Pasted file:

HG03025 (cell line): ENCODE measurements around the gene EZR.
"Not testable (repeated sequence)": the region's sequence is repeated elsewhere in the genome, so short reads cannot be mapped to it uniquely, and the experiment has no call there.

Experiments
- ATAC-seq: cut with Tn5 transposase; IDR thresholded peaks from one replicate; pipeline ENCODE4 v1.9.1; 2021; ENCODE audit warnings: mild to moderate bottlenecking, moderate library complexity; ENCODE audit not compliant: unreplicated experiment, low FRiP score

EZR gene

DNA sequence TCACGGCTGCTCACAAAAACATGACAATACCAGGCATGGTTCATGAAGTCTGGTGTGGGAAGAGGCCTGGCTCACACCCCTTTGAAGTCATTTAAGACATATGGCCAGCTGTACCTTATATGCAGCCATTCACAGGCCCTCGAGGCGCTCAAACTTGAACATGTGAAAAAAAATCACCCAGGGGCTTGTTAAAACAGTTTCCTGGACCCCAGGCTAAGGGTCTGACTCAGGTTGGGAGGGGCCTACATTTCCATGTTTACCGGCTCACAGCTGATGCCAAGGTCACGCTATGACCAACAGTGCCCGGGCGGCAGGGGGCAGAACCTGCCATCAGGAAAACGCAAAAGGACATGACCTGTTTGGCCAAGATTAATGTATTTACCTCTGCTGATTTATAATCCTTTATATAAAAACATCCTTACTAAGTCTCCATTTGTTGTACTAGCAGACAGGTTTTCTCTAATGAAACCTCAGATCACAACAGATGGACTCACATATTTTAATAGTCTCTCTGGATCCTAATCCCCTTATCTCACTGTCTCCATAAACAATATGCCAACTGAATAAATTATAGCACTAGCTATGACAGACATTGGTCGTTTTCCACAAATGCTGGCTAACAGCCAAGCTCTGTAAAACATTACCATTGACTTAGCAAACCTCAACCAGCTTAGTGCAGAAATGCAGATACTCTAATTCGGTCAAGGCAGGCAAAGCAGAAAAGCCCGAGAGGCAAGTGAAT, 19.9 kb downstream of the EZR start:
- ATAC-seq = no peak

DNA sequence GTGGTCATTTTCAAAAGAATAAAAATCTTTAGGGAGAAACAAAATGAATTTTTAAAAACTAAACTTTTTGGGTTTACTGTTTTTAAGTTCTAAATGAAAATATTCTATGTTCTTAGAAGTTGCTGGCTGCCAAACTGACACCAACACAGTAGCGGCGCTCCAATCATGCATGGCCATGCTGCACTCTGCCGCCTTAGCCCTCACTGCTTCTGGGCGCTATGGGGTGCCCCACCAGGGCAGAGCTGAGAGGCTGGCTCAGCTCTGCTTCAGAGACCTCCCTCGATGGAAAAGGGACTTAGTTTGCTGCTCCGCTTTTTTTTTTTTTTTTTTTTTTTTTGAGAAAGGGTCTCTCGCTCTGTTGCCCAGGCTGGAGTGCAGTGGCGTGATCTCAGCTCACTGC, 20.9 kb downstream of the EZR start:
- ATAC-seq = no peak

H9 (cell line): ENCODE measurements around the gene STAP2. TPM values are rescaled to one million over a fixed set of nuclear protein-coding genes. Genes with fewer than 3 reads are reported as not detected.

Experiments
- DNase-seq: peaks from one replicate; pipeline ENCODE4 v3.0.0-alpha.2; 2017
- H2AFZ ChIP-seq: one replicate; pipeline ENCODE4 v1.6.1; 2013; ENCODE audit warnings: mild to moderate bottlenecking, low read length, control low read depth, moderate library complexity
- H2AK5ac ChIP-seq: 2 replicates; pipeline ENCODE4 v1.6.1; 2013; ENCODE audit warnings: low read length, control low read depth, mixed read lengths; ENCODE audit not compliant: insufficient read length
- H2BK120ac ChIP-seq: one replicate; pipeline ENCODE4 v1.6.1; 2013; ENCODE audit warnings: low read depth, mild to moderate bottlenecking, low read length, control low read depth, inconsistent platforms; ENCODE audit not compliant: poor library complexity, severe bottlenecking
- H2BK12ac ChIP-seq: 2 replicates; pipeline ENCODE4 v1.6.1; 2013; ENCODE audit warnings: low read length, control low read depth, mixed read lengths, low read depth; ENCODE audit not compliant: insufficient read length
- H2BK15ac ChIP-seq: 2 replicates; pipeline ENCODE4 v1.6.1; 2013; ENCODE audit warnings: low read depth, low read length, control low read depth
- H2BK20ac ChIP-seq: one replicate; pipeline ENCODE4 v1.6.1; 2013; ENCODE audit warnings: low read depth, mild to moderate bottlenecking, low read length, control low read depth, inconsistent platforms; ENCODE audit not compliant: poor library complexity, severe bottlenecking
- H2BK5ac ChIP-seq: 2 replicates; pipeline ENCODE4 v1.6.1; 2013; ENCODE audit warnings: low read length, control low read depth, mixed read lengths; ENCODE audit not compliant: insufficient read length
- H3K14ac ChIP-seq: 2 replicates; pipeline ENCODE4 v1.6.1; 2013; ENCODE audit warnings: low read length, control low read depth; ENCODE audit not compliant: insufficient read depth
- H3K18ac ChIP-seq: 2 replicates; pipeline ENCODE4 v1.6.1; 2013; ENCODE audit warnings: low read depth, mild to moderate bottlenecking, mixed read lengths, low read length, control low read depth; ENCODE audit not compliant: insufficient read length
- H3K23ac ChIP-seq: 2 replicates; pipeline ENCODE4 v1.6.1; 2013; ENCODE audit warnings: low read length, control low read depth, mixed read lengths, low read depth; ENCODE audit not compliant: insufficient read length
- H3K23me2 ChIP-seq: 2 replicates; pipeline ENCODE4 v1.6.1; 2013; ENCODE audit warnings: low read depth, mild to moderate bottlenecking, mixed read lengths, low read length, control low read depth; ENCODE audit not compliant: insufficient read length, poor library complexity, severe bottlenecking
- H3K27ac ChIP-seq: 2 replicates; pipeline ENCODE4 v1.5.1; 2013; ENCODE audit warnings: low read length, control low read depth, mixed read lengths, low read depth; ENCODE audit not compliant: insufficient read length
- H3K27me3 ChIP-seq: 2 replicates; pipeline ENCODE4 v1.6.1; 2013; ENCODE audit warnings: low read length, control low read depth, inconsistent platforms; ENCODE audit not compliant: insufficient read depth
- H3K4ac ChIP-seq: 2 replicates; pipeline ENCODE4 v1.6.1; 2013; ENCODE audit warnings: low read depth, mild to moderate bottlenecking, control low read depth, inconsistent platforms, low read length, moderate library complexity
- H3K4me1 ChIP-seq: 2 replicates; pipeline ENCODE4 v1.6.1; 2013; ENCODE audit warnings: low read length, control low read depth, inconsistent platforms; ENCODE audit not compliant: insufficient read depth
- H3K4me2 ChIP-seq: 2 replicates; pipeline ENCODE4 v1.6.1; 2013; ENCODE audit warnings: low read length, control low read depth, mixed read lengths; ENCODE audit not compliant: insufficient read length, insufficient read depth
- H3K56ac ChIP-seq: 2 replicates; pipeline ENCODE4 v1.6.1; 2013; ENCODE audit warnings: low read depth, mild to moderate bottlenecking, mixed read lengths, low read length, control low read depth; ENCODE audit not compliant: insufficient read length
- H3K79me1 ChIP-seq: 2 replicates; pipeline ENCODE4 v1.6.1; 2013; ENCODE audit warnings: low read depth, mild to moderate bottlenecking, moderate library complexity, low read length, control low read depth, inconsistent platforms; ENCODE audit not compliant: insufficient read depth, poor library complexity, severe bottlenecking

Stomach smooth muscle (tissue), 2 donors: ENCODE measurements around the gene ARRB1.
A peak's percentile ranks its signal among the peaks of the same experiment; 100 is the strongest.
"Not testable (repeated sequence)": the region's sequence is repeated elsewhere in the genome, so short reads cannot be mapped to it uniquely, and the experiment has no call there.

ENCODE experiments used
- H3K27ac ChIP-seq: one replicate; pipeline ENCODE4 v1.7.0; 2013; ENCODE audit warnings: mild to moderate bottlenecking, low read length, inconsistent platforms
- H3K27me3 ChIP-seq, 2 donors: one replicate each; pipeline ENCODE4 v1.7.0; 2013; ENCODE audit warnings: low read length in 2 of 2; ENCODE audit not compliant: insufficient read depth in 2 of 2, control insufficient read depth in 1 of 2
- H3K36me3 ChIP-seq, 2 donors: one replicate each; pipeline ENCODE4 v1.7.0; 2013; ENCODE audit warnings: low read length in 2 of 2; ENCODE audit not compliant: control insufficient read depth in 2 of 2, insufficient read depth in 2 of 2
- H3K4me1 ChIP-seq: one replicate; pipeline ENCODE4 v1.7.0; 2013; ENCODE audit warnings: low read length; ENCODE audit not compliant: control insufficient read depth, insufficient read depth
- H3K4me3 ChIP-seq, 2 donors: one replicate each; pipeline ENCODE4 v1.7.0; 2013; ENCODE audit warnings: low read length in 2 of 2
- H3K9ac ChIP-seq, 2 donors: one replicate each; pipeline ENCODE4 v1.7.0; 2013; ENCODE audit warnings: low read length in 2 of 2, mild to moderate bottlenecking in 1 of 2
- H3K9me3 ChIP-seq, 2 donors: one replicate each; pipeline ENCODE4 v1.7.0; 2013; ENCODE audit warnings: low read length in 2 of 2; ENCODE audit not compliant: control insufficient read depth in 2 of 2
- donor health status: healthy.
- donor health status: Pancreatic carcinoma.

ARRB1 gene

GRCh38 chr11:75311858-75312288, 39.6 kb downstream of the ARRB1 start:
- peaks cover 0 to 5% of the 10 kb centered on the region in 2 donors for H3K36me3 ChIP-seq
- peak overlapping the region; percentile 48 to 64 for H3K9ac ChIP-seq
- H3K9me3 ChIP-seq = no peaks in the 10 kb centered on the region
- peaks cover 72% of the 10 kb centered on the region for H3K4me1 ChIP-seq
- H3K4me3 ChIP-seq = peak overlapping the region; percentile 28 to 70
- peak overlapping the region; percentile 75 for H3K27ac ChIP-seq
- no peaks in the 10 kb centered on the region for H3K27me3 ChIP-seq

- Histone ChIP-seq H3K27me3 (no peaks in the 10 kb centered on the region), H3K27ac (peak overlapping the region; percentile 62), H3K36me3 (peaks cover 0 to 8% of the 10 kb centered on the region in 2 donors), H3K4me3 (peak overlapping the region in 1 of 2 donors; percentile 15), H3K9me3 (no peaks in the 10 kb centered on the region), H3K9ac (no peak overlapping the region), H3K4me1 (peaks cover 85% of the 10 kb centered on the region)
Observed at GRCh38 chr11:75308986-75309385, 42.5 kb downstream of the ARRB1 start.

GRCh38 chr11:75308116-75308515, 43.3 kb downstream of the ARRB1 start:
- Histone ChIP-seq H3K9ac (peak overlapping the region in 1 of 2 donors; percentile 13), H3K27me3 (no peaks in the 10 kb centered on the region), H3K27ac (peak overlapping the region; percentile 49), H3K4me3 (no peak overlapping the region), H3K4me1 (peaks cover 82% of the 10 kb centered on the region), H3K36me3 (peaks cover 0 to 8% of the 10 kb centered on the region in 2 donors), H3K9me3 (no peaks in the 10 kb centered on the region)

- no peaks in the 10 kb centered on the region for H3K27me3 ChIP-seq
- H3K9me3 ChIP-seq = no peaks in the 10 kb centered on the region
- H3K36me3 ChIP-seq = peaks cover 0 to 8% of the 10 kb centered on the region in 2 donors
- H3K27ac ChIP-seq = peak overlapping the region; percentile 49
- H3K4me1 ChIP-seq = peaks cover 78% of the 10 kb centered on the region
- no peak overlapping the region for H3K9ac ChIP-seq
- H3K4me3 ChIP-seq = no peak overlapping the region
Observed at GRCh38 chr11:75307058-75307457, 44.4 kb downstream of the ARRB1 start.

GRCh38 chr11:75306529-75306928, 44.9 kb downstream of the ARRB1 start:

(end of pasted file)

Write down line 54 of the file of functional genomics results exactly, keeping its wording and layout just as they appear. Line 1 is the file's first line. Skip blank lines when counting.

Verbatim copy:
Observed at GRCh38 chr11:75308986-75309385, 42.5 kb downstream of the ARRB1 start.